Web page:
to pay special attention to the need for better and more information to the public through the organisation of information activities and exhibitions and through appropriate labelling;
to strengthen training programmes on biotechnologies and their applications in the field of agriculture, forestry, fisheries as well as food and non-food production and processing;
to accept the concept of "farmers' rights" as resulting from the United Nations Food and Agriculture Organisation's (FAO) resolution, adopted in November 1989, as well as to encourage the implementation of the project on an "International Code of Conduct for Planned Biotechnology" drawn up by the FAO;
to take action to protect biodiversity and ecosystems from all possible negative influences that biotechnological inventions might cause and to use biotechnology in preserving biodiversity;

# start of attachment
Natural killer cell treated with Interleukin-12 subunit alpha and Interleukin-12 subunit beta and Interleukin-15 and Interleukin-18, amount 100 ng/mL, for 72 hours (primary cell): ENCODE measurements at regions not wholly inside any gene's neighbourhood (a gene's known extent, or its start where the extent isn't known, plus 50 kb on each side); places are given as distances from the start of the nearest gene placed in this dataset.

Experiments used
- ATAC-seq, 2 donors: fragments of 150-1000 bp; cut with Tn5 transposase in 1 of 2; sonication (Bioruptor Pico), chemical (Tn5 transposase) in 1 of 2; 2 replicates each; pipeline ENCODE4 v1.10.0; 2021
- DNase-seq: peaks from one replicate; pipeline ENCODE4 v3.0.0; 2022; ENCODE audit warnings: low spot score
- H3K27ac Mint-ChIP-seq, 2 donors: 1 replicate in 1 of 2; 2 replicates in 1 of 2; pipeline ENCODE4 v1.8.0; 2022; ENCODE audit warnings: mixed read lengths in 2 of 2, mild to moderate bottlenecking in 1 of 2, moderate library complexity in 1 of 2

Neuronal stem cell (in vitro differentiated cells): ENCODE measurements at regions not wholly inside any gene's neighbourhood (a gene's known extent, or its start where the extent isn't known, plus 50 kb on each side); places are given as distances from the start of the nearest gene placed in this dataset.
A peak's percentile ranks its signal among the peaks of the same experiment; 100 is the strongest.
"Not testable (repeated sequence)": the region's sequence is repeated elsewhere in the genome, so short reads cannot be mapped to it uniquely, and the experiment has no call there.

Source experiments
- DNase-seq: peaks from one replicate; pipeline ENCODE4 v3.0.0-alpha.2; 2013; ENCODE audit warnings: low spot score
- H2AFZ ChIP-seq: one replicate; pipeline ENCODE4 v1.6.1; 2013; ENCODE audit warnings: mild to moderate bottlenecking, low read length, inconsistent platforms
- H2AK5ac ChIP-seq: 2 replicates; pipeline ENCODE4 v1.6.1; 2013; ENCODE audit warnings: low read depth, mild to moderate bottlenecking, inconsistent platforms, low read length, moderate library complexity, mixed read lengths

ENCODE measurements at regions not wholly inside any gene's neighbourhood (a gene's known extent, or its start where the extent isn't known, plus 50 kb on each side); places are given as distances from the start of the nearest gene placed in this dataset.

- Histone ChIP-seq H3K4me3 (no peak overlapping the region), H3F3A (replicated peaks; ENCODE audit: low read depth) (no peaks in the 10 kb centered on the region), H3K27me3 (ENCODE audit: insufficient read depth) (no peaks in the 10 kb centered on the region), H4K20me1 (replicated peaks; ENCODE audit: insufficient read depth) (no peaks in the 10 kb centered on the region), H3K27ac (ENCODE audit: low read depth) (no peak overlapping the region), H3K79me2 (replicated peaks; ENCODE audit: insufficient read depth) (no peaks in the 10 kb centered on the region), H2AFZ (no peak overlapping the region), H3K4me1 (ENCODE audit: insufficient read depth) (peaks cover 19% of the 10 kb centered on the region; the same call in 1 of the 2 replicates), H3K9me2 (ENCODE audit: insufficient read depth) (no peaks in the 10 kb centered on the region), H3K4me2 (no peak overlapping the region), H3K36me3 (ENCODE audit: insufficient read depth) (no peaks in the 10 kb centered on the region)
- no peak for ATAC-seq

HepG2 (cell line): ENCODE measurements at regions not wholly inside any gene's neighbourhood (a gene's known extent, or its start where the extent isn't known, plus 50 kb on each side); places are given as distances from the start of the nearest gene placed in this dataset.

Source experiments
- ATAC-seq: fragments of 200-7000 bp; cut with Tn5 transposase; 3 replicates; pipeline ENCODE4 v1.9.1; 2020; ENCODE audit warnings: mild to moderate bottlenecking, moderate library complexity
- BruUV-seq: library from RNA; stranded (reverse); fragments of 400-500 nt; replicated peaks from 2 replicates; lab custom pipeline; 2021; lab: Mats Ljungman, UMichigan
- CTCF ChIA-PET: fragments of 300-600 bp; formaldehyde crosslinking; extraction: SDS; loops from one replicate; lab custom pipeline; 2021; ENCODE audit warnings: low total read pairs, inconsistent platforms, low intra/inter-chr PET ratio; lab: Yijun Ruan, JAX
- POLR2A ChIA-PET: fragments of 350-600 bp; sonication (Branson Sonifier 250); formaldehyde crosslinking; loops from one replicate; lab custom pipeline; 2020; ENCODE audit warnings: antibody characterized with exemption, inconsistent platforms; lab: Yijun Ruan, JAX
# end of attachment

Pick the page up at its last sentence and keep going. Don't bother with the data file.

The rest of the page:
to adopt a cautious policy with regard to the granting of patents for biotechnological inventions and applications so as to take due account of ethical considerations and environmental safety concerns;
to implement technology assessments for biotechnology inventions as a precondition for further research and development and to work for the setting up of an international biotechnology assessment office;
to encourage the inclusion of bioethics in the training of specialists in the field of biotechnology and favour the development of professional ethical norms for work regarding biotechnologies and their applications - including the setting up of professional bodies at institutional, national, European and international levels;
to associate the non-governmental organisations concerned with these activities.
 Assembly debate on 12 May 1993 (34th sitting) (see Doc. 6780, report
of the Committee on Agriculture, Rapporteur: Mr Gonzalez Laxe).
Text adopted by the Assembly on 13 May 1993 (36th Sitting).